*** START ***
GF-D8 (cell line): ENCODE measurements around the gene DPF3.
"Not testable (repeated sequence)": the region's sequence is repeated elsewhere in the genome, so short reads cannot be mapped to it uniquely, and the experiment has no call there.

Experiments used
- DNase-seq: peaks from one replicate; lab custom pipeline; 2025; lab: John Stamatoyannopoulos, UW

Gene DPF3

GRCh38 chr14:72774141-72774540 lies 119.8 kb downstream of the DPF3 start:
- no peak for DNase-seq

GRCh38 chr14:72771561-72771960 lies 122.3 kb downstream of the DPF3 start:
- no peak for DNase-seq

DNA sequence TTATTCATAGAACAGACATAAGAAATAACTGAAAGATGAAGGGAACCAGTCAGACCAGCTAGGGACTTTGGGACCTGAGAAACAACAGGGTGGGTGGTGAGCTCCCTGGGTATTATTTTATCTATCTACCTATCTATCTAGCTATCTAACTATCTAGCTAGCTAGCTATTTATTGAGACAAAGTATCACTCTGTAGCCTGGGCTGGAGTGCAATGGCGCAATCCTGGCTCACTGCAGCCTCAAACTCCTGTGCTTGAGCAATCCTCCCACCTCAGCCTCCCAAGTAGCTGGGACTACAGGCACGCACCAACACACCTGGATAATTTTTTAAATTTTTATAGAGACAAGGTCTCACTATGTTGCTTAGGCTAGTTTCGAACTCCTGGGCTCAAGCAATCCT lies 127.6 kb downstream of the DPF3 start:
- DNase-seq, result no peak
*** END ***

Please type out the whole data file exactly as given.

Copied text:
GF-D8 (cell line): ENCODE measurements around the gene DPF3.
"Not testable (repeated sequence)": the region's sequence is repeated elsewhere in the genome, so short reads cannot be mapped to it uniquely, and the experiment has no call there.

Experiments used
- DNase-seq: peaks from one replicate; lab custom pipeline; 2025; lab: John Stamatoyannopoulos, UW

Gene DPF3

GRCh38 chr14:72774141-72774540 lies 119.8 kb downstream of the DPF3 start:
- no peak for DNase-seq

GRCh38 chr14:72771561-72771960 lies 122.3 kb downstream of the DPF3 start:
- no peak for DNase-seq

DNA sequence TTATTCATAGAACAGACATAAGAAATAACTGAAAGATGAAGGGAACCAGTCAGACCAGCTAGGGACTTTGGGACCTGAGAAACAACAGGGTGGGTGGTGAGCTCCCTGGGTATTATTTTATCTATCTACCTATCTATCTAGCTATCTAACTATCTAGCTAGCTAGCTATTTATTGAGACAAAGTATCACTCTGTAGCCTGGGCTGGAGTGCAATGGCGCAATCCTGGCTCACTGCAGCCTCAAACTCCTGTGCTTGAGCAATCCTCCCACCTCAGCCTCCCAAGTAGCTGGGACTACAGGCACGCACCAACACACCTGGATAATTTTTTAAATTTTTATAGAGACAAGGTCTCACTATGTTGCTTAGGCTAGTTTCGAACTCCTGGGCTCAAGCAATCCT lies 127.6 kb downstream of the DPF3 start:
- DNase-seq, result no peak